Her Campus Logo Her Campus Logo
Culture > News

The Overturn of Roe v. Wade and What has Happened Since

This article is written by a student writer from the Her Campus at American chapter.

The U.S. Supreme Court made history on June 24, 2022, making the official decision to overturn Roe v. Wade, declaring that the constitutional right to abortion no longer exists. 

Justice Samuel Alito, writing for the majority in the U.S. Supreme Court, said the 1973 ruling of Roe v. Wade “must be overruled” because the arguments were “exceptionally weak” and so “damaging” that they amounted to an “abuse of judicial authority.”

The decision, part of which was leaked in May, caused an immediate rolling back of abortion rights in multiple states due to “trigger ban” laws that were already in place. 

As of July 7, abortion is banned in 12 states including South Dakota, Ohio, Wisconsin, Missouri, Oklahoma, Arkansas, Texas, Louisiana, Tennessee, Mississippi, Alabama and South Carolina according to a tracker on The Guardian website

Two states have had abortion bans blocked including Utah and Kentucky. Additionally, five states have enacted severe restrictions on abortion access or are expected to ban abortion entirely soon. 

Nearly 11 states have threatened abortion access, but have yet to place any bans or severe restrictions. And Twenty states and Washington, D.C. continue to have abortion completely legalized.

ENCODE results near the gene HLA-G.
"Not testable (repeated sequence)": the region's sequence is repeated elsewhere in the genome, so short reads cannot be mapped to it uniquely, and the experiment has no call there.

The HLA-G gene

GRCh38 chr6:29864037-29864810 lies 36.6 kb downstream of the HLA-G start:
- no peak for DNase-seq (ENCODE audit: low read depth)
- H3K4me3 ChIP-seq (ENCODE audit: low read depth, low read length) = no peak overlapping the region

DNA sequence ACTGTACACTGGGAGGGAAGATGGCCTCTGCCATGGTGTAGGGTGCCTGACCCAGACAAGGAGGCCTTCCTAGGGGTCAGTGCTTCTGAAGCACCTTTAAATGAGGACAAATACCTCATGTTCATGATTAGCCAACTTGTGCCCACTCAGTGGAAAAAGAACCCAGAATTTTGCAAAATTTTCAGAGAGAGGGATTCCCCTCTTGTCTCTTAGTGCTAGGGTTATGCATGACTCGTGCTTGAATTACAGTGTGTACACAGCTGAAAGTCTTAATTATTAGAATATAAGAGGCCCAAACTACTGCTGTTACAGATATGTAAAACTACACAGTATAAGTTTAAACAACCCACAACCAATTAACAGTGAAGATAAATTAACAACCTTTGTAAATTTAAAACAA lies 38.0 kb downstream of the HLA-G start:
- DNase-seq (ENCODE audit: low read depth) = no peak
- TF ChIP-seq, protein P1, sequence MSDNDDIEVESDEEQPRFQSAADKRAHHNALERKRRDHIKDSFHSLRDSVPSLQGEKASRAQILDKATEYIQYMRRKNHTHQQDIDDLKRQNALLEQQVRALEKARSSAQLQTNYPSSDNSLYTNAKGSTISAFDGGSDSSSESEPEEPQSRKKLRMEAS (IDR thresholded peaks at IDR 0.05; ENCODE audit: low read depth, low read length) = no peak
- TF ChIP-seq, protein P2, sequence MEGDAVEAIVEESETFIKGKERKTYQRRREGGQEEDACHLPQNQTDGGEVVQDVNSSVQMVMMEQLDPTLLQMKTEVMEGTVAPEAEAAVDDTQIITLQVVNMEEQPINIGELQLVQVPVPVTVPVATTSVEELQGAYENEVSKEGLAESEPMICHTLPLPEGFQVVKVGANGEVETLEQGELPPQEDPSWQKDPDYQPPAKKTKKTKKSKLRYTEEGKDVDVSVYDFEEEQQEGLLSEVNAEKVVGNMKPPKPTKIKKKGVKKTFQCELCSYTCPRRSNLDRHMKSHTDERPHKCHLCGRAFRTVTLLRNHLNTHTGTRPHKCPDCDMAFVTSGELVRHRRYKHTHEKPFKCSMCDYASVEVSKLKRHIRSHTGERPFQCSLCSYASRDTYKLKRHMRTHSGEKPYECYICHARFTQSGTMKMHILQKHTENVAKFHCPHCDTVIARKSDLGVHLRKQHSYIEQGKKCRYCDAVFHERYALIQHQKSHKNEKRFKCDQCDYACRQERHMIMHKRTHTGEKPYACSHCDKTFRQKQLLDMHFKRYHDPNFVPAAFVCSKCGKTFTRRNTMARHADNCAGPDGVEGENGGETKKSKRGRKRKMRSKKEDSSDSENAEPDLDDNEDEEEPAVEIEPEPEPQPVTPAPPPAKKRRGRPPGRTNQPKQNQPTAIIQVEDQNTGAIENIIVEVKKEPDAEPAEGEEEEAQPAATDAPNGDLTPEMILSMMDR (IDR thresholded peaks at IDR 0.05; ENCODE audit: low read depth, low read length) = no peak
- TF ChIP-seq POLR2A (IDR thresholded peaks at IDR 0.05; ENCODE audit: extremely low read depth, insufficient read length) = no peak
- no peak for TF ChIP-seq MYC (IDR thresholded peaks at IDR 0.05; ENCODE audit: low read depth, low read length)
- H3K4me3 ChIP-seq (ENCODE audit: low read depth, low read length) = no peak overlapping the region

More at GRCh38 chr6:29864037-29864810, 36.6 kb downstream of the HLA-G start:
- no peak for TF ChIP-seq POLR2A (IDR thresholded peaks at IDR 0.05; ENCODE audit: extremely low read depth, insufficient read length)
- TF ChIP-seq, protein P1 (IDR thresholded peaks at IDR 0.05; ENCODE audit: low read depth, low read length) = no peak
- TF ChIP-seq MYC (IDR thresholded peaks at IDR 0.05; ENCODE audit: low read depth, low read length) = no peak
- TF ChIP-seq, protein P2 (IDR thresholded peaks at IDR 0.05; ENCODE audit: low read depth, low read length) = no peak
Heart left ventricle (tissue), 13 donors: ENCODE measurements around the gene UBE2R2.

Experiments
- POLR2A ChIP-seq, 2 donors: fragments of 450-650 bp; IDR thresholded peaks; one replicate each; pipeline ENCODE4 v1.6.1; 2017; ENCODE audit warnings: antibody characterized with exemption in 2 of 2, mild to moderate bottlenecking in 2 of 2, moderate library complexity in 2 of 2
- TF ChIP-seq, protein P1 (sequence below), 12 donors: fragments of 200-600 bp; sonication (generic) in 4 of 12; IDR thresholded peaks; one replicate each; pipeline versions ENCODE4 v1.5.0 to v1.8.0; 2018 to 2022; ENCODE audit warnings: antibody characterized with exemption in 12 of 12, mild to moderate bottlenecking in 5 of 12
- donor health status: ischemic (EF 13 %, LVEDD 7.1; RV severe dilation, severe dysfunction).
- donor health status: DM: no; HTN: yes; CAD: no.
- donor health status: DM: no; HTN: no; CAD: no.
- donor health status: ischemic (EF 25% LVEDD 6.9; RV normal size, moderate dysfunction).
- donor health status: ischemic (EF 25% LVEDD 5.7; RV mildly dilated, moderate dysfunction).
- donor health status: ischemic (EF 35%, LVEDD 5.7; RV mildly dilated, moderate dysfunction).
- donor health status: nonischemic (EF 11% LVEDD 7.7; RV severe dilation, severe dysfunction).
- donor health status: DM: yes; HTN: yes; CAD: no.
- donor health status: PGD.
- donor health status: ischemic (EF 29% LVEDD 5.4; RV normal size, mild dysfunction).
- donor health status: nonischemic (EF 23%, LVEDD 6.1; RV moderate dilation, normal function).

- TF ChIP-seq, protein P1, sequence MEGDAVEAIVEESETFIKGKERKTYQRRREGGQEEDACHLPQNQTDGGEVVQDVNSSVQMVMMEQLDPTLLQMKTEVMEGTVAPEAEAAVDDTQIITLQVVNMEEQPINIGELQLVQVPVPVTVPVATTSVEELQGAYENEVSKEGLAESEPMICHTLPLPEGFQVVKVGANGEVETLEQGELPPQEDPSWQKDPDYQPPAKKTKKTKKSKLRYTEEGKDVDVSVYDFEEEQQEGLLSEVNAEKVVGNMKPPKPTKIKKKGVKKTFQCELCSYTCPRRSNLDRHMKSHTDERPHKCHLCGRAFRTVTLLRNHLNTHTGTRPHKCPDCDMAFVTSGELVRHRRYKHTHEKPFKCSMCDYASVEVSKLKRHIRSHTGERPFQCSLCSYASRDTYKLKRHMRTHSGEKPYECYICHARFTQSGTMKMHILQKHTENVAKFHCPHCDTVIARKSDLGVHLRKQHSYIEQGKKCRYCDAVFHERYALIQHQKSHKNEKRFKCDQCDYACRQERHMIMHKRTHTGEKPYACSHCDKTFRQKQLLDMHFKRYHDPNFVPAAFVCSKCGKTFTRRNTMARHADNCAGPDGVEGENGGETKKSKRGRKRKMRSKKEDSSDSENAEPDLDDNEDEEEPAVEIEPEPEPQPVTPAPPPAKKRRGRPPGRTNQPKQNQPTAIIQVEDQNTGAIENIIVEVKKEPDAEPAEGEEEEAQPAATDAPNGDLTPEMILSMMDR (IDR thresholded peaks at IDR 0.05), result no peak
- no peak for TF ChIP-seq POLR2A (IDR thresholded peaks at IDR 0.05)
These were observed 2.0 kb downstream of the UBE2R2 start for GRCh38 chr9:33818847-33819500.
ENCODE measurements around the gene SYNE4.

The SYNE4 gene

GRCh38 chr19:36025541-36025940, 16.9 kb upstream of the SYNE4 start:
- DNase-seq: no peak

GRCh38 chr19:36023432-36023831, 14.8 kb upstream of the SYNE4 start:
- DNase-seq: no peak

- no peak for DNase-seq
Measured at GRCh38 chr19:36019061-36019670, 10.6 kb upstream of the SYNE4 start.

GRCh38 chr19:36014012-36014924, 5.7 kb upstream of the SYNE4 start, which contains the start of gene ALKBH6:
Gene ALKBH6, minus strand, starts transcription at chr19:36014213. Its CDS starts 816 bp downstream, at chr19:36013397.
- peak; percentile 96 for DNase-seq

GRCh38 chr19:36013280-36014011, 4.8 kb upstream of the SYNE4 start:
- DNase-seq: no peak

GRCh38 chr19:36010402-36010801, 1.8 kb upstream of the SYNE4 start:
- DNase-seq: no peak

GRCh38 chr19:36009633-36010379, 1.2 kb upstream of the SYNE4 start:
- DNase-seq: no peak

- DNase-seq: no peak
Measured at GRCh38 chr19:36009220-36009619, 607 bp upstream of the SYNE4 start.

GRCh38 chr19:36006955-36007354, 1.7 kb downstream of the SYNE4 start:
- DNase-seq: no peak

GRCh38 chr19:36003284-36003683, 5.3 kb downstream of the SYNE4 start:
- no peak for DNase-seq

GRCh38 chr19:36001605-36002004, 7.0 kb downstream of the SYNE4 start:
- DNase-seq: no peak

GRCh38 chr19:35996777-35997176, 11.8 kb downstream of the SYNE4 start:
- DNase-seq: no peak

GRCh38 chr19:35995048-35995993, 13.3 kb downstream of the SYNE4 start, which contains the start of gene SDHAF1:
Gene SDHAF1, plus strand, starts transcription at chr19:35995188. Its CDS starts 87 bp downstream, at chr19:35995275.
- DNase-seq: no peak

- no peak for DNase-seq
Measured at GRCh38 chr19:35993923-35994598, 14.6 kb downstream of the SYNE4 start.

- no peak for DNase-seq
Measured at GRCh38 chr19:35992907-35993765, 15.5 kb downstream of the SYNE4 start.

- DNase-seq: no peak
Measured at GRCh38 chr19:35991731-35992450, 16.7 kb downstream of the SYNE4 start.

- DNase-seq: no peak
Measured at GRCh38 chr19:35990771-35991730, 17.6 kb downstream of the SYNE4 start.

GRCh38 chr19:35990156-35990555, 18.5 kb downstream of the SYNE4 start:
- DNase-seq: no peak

In the two weeks since the overturn, there have been other various actions by abortion clinics including closings across the country. The only abortion clinic in Mississippi, the Pink House, closed its doors on July 6 and as of July 7, abortion is banned in the state. 

The Pink House is not the only clinic to close. According to The Cut, a clinic in Savannah, Georgia, that survived for 40 years shut its doors within a week of the court’s decision. The University of California San Francisco embarked on a study that found that more than one-fourth of U.S. abortion clinics could be shut down due to this decision.

In response to the actions taken by states since the overturn of Roe, President Biden signed an executive order on July 8 to mitigate some of the restrictions placed on abortion access and restore abortion rights. According to Biden, “the fastest route to restore Roe is to pass a national law codifying Roe.” 

The new executive order adds protection against potential penalties that women seeking abortions may face if they must travel across state lines for the procedure and protects access to contraception. Additionally, this order has taken steps to protect patient privacy and combats digital surveillance related to reproductive health care services, such as period tracking apps. 

At the state level, various states have pushed to become “safe states” for abortion seekers. Maryland recently passed a law mandating that nurse practitioners, physician assistants and midwives to perform abortions, and for insurance companies to cover abortions. The law also increased funding for training to prepare for out-of-state patients coming to Maryland.

As midterm elections approach, there has been a call on Americans to consider abortion rights when voting in their states and consider the potential outcomes.

Gianna is currently a senior at American University in Washington, D.C., and is majoring in journalism and minoring in political science. She is the Editor-in-Chief of Her Campus at American University. Gianna enjoys writing about Women's Advocacy, Politics and Pop Culture. She also loves to travel and find hole-in-the-wall restaurants in D.C.
Jordyn Habib

American '24

Jordyn is a rising Senior at American University double majoring in CLEG and Arab World Studies. She writes about anything in terms of politics, DC news and history, as well as pop culture. She is currently serving as HCAU's President.